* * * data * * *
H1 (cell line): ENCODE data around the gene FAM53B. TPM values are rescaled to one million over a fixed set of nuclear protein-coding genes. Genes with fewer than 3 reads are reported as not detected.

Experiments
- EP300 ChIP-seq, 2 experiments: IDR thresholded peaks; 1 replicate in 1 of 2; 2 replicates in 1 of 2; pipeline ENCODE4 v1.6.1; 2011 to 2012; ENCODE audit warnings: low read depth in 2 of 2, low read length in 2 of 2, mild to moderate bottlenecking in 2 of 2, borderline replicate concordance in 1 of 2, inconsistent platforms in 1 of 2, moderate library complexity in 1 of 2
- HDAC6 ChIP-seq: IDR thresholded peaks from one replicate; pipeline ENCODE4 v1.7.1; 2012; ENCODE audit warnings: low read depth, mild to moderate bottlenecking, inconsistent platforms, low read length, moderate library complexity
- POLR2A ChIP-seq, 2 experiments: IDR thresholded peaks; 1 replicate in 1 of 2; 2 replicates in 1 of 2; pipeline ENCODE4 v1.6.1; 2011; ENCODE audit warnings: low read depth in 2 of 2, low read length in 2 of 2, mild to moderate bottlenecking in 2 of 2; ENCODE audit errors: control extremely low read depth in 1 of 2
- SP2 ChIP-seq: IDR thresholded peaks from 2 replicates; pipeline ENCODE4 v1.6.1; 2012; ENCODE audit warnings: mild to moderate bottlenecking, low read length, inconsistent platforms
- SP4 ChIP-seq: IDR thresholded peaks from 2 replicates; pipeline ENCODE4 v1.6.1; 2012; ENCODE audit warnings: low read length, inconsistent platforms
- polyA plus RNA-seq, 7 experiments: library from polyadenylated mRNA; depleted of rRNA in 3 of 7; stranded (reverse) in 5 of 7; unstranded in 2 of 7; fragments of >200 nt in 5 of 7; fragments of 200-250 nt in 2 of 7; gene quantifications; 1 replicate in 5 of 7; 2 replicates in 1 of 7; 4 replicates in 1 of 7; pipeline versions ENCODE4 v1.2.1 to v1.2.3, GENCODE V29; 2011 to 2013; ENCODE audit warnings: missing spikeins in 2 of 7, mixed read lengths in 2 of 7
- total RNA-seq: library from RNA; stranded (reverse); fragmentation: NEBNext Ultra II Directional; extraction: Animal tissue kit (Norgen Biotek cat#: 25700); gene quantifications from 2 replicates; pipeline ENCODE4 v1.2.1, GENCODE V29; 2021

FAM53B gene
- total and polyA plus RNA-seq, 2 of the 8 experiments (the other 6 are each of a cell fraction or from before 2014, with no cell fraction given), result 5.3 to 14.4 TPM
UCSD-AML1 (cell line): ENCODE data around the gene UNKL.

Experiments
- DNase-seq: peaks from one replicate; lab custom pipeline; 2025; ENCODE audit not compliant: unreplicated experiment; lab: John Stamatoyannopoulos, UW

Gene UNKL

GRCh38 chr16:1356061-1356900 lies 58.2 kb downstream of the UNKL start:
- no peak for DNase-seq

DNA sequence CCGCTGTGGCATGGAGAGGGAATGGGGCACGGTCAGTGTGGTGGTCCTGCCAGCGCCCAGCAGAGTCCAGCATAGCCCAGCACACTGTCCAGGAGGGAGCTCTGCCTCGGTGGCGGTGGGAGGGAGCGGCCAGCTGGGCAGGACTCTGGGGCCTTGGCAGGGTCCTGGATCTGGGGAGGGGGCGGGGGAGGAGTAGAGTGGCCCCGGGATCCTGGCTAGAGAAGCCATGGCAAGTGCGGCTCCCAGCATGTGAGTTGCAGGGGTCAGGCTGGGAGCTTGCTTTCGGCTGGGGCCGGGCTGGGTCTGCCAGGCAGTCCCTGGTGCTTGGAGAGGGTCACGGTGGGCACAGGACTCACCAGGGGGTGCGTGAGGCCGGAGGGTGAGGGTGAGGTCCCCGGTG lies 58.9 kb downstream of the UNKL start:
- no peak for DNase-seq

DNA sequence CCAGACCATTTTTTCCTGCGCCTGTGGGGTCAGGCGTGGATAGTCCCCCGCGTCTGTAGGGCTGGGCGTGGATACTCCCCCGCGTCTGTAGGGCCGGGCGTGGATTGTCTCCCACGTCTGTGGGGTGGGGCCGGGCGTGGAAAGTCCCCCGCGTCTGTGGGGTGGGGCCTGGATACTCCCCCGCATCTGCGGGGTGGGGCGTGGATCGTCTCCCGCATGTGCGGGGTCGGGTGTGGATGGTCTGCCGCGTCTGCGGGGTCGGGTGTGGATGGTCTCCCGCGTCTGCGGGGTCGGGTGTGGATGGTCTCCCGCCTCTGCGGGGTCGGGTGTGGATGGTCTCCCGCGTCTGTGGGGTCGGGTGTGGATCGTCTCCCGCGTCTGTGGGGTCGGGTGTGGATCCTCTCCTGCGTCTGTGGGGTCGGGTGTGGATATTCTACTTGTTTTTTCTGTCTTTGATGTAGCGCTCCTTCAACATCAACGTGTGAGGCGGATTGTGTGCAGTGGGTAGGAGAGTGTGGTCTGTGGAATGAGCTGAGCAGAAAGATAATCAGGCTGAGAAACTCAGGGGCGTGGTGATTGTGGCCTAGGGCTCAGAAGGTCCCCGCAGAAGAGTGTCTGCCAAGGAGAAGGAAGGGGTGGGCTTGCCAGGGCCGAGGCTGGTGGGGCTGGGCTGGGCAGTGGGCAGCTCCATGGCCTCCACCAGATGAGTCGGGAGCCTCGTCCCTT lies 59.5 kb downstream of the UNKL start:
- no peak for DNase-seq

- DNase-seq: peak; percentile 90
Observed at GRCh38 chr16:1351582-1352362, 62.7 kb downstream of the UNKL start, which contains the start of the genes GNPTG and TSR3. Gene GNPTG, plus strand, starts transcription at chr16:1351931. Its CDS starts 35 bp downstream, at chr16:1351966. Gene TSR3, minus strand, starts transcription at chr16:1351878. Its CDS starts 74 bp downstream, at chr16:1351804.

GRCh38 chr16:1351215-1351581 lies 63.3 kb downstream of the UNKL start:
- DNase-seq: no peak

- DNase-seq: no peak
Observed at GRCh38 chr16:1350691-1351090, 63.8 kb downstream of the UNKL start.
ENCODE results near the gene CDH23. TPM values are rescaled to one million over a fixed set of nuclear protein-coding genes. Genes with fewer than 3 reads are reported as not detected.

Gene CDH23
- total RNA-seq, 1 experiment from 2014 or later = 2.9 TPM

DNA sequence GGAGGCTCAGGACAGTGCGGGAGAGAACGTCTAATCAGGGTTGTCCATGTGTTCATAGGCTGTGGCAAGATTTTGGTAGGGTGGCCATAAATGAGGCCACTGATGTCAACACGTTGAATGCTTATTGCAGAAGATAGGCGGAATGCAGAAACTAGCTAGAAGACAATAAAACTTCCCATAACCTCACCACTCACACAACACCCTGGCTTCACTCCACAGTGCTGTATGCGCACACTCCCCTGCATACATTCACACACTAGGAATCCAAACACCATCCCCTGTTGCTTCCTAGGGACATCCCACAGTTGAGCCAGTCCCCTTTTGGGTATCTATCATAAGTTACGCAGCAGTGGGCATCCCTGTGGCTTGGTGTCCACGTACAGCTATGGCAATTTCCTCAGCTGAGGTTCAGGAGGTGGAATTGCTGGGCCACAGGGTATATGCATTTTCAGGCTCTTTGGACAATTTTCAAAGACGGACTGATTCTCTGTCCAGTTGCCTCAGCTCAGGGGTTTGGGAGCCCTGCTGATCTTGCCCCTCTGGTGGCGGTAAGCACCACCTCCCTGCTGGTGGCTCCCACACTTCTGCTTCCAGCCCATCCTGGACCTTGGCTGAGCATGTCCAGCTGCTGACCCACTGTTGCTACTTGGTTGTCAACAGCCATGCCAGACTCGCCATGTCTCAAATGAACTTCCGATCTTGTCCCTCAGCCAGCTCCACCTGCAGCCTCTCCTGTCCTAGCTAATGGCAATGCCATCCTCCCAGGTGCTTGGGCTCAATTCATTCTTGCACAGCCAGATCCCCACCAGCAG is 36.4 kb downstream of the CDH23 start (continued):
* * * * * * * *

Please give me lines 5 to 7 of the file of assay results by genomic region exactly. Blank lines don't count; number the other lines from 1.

- POLR2A ChIP-seq, 2 experiments: IDR thresholded peaks; 1 replicate in 1 of 2; 2 replicates in 1 of 2; pipeline ENCODE4 v1.6.1; 2011; ENCODE audit warnings: low read depth in 2 of 2, low read length in 2 of 2, mild to moderate bottlenecking in 2 of 2; ENCODE audit errors: control extremely low read depth in 1 of 2
- SP2 ChIP-seq: IDR thresholded peaks from 2 replicates; pipeline ENCODE4 v1.6.1; 2012; ENCODE audit warnings: mild to moderate bottlenecking, low read length, inconsistent platforms
- SP4 ChIP-seq: IDR thresholded peaks from 2 replicates; pipeline ENCODE4 v1.6.1; 2012; ENCODE audit warnings: low read length, inconsistent platforms